Features

The Wild River Speaks
The stories of New Mexico's last free-flowing river

Natural Disasters
Is it the end of the natural world as we know it?

Hillsboro's Other 9/11s
Sept. 11 was a memorable date back in 1879 and 1885

The Great Pretenders
The Sonoran gopher snake evolved to mimic a rattler




2012 Writing Contest Winners

Adventure at the Silver Bell Mine
There's nothing worse than a ticked-off ghost

Notes on Being a Newcomer
Where life sometimes moves into the subjunctive mode

Adobe Tears
This year's best poem


Columns and Departments

Editor's Note
Letters
Desert Diary
Tumbleweeds
Southwest Gardener
Henry Lightcap's Journal
Borderlines
The Starry Dome
Talking Horses
Ramblin' Outdoors
Guides to Go
Continental Divide


Special Sections

40 Days & 40 Nights
The To-Do List

Red or Green

Sunrise Kitchen
Dining Guide
Table Talk


Arts Exposure

Arts Scene
Gallery Guide



Body, Mind
& Spirit

Control Issues
The Grudge Report


HOME
About the cover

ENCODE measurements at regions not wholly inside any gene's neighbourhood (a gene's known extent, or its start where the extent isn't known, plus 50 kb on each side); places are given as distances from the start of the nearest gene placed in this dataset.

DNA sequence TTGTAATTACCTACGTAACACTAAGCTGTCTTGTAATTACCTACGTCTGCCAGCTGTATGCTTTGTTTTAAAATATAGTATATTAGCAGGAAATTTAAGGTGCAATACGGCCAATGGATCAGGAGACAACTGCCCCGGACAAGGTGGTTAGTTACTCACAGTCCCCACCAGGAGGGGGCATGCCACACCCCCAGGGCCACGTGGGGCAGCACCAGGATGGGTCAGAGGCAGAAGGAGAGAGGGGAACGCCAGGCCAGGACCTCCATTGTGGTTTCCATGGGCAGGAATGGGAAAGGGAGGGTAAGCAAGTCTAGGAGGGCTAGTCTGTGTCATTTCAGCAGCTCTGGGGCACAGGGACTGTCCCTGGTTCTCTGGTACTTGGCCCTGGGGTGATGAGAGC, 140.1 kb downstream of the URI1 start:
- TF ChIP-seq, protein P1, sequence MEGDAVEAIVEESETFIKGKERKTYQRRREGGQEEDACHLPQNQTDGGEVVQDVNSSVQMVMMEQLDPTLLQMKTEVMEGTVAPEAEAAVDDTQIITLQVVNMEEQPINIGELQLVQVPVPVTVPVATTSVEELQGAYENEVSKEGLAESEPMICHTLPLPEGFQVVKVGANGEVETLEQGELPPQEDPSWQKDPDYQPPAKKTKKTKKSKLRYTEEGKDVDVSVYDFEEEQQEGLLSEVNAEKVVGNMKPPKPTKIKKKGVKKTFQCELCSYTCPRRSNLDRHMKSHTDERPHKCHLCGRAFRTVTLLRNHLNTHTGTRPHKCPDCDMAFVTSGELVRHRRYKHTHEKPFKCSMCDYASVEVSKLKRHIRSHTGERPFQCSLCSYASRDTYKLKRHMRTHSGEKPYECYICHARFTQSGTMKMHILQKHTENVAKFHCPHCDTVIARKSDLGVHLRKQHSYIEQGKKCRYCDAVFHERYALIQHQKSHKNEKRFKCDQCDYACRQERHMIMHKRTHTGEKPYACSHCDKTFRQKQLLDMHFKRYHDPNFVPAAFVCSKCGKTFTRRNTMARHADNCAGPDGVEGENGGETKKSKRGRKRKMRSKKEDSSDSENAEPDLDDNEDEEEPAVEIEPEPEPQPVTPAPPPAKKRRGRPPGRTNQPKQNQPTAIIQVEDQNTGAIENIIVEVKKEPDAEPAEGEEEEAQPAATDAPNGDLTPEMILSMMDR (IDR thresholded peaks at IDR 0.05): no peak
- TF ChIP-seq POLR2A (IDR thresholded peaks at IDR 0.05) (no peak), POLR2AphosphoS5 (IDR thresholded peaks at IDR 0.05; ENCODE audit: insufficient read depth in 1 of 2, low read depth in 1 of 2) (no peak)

Southwest Wildlife

The Great Pretender

With an unmistakable hiss and a trick of tail rustling, the Sonoran gopher snake evolved to mimic a rattler. Now the joke may be on it.

by Jay W. Sharp

 

 

The Sonoran gopher snake — one of the longest and most frequently encountered in southwestern New Mexico — looks and behaves something like a rattlesnake (without the rattles), hisses like a leaking truck tire, and engages in prolonged ritualistic combat.

gopher snake 1
Sonoran gopher snake, Chihuahuan Desert floor, south of Las Cruces, at an elevation of about 4000 feet. (Photo by Jay W. Sharp)

Otherwise, it's just an ordinary non-venomous snake.

Typically, the Sonoran gopher snake (Pituophis melanoleucus affinis), fairly heavy bodied, measures three to five feet in length, although it may reach up to seven to eight feet. Somewhat like a western rattler, it has a yellowish tan to cream-colored body with dark brown to reddish brown to near-black blotches along the centerline of its back, from its neck to its tail. It has smaller blotches along its sides, with patterns varying considerably from snake to snake.

According to Shannon Hiatt, writing for The Pituophis Page ("Pituophis" refers to the snake's genus), the snake's colors and patterns may vary considerably within the species. For instance, the Sonoran gopher snakes at "White Sands National Monument tend to have the creamy white ground color with a few specimens displaying an off white to grayish white coloration that complements the white sands of that habitat."

The snake's belly, much lighter in color, usually has few blotches. Like a rattlesnake, the snake's scales are ridged or "keeled" along its full length, especially along its back and upper sides.